Monday, 3 March 2008

The University of Cambridge Primary Review

While the DCSF have already dismissed this research, everyone who cares about learning in this country and who passionately believes in brilliant primary education should read it...


• Funding primary education: should there be parity between primary and secondary?

The first report records a marked increase in expenditure on primary education from 1998 onwards, yet ’when expenditure is expressed relative to per capita GDP the UK comes 18th out of 29 OECD countries on expenditure on primary education’ and the per pupil primary/secondary funding differential is greater than in some other OECD countries. The report argues that because children’s ‘later progress and achievement are highly dependent on earlier attainment ... it is by no means self-evident ... that primary schools should be less generously funded than secondary.’ DISCUSS!

• Is there now a ‘state theory of learning’?

The second report shows how since 1997 ‘central control in key areas of educational action has been strengthened within a framework of administrative and fiscal devolution ... Government has strengthened its hand through what may be called a “state theory of learning” ... based on the idea that the repeated high stakes testing of pupils, a national curriculum, and in primary schools mandated pedagogy in numeracy and literacy, will raise standards ... There is little doubt that the machinery of surveillance and accountability makes it difficult for schools to deviate from focusing on test performance’ The report questions whether it is right or sensible for governments to intervene to this extent in the fine detail of professional practice. DISCUSS!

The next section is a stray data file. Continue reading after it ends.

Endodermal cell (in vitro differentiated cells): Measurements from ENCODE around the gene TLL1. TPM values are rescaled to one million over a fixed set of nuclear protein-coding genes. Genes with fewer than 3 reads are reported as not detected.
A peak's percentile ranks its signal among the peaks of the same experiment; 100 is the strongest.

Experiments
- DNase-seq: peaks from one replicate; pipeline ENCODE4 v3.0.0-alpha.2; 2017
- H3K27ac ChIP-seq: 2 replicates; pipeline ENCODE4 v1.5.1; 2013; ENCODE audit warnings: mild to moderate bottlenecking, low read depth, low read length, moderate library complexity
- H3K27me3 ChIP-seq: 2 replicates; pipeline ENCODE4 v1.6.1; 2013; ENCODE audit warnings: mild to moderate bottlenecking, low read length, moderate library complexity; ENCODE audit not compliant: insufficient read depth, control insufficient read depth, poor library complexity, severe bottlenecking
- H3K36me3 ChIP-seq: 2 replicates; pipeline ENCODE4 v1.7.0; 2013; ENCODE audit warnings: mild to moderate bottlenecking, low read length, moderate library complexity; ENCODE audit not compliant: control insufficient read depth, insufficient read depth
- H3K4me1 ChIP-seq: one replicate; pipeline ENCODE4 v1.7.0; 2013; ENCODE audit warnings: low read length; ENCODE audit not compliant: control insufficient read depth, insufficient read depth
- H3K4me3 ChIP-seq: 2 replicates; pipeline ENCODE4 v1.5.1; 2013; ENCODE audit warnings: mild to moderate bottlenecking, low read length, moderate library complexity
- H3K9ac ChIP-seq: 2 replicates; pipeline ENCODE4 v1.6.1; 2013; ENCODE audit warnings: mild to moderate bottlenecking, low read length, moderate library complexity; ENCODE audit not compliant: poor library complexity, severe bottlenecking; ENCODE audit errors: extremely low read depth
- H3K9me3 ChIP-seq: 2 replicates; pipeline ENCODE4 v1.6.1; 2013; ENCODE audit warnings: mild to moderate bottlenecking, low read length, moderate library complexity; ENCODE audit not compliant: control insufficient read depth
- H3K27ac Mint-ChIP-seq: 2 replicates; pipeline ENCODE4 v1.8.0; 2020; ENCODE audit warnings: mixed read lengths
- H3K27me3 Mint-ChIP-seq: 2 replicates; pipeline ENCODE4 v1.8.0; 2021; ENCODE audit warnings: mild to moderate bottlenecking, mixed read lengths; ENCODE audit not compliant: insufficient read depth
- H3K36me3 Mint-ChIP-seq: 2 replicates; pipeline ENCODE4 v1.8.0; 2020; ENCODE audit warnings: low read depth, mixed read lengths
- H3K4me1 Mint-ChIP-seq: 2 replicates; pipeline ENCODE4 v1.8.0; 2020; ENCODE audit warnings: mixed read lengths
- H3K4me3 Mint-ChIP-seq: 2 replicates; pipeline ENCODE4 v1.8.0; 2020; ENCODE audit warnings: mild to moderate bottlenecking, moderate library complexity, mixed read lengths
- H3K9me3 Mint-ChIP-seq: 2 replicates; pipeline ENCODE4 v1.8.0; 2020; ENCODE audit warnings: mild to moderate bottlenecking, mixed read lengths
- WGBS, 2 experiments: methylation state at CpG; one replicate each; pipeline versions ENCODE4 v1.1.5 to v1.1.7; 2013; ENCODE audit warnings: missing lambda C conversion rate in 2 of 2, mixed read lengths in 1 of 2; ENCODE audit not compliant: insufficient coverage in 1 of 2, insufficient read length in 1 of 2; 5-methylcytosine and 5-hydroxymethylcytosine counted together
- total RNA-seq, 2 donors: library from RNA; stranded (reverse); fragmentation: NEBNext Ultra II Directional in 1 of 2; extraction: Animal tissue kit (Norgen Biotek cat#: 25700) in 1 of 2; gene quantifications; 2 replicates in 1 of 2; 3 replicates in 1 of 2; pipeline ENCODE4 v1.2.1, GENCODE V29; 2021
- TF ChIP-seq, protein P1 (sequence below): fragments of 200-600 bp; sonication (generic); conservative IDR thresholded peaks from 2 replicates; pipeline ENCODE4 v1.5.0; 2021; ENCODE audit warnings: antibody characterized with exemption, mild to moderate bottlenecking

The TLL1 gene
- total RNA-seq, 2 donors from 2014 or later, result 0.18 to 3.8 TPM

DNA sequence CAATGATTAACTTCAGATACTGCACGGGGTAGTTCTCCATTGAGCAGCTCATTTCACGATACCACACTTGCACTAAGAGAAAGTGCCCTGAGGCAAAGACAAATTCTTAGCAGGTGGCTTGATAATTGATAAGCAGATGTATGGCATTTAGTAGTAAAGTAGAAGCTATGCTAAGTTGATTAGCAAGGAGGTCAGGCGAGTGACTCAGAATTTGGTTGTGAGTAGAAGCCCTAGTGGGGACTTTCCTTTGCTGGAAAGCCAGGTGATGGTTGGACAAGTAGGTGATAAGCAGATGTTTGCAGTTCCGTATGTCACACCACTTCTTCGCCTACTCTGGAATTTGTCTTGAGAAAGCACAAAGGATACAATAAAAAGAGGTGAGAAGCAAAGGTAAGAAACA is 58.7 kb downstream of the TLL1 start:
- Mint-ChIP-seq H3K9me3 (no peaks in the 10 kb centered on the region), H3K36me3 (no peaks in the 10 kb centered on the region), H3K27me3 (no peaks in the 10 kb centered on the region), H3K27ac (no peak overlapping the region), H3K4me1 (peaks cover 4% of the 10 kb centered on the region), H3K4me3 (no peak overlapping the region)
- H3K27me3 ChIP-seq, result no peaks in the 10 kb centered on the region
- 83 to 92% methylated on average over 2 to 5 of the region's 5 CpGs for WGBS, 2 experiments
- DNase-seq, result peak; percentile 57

• The impact of two decades of ‘reform’.

The reports track change and reform in the primary sector under both Conservative and New Labour administrations and warn that ‘tracing causation between particular reforms and children’s learning is extremely difficult’, though that has been no bar to confident claims both for and against the various reform initiatives. Yet ‘all studies shows clearly that change has occurred, and that in 2007 primary classrooms are very different places from the way they were in 1988, or even 1997.’ It records greater system coherence and improvements in the standards achieved by many pupils, ‘but a decrease in the overall quality of primary education ... because of the narrowing of the curriculum and the intensity of test preparation.’ Moreover, while one major study reported significant changes in teachers’ practice, a much larger number showed that ‘the quality of teacher-pupil interaction on which much learning depends has shown little sign of improvement and there is some evidence of decline ... At the same time, the range of teaching methods employed is probably narrower now than hitherto.’ DISCUSS!

• School inspection: stability, trust and relevance.

The fourth report notes that ‘constant change in quality assurance procedures has proved a great burden and cause for complaint by schools and teachers. While some change is inevitable to meet cultural and political expectations, the degree and pace of change have been exceptionally great in the last fifteen years ... The need to address poor provision and poor teaching is undisputed, but empirical studies have revealed flaws in the [Ofsted] inspection processes and possibilities for improvement ... It is important that policy on quality assurance should inspire the maximum possible trust between politicians, parents and professionals.’ The report also warns that ‘many research studies point to the tendency of narrowly-focused inspection to distort the curriculum. DISCUSS!

Everyone should read and talk about these reports which are available on the Primary Review web-site at

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